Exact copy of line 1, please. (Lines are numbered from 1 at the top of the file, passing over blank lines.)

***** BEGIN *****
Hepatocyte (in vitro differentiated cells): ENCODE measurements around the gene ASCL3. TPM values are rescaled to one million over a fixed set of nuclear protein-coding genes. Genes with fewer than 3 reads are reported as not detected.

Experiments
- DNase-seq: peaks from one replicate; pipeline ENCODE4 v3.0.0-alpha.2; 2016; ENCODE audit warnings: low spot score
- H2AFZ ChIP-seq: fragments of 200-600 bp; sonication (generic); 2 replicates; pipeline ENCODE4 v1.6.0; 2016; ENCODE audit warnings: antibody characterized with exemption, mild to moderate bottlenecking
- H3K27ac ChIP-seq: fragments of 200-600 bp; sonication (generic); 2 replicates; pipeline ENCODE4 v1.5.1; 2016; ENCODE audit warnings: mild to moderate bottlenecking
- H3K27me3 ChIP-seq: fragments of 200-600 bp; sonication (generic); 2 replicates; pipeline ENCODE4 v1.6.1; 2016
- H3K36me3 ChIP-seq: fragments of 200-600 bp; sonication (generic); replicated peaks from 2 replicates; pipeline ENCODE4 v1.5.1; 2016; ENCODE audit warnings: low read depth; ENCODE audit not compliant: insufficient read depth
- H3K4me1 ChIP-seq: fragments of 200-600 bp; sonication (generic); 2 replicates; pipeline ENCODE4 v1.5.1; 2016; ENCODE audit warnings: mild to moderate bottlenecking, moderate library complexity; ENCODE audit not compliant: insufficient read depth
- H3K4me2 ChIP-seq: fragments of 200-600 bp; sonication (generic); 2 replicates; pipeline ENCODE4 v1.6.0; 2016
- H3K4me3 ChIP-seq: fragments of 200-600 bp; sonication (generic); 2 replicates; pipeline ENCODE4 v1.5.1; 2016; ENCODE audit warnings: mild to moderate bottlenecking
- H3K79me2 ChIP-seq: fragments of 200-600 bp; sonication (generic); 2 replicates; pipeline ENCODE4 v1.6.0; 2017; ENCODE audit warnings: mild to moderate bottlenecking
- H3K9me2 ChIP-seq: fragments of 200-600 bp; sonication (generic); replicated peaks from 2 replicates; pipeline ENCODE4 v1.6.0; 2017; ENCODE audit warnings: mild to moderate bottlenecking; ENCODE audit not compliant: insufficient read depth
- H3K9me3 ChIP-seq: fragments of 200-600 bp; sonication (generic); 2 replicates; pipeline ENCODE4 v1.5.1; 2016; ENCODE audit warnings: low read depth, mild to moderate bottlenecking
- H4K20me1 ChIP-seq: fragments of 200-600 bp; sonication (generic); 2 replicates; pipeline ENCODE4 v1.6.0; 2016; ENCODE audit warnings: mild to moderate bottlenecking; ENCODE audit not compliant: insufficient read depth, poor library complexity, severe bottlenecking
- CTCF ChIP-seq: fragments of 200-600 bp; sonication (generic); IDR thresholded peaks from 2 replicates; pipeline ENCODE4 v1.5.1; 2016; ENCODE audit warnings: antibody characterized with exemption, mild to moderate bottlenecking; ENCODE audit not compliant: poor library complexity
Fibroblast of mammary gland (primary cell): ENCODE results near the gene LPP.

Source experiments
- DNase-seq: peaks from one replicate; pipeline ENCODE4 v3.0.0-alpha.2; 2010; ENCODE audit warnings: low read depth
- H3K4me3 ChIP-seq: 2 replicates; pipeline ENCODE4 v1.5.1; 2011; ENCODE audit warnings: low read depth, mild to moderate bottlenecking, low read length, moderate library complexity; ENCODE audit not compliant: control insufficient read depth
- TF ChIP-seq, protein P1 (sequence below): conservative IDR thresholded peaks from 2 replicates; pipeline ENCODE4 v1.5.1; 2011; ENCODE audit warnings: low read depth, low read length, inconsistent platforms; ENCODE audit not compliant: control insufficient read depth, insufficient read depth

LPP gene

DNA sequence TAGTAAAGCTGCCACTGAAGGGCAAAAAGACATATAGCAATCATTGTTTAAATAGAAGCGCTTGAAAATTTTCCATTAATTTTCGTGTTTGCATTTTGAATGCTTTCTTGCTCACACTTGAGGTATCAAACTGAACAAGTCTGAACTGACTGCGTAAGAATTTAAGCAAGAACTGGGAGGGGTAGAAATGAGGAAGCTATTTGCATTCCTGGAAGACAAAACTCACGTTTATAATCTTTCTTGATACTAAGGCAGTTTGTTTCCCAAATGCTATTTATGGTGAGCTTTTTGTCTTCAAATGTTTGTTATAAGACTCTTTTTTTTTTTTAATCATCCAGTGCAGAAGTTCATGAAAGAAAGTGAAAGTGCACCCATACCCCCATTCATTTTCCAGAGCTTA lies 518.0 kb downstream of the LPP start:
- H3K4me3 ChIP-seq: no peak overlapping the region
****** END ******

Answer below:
Hepatocyte (in vitro differentiated cells): ENCODE measurements around the gene ASCL3. TPM values are rescaled to one million over a fixed set of nuclear protein-coding genes. Genes with fewer than 3 reads are reported as not detected.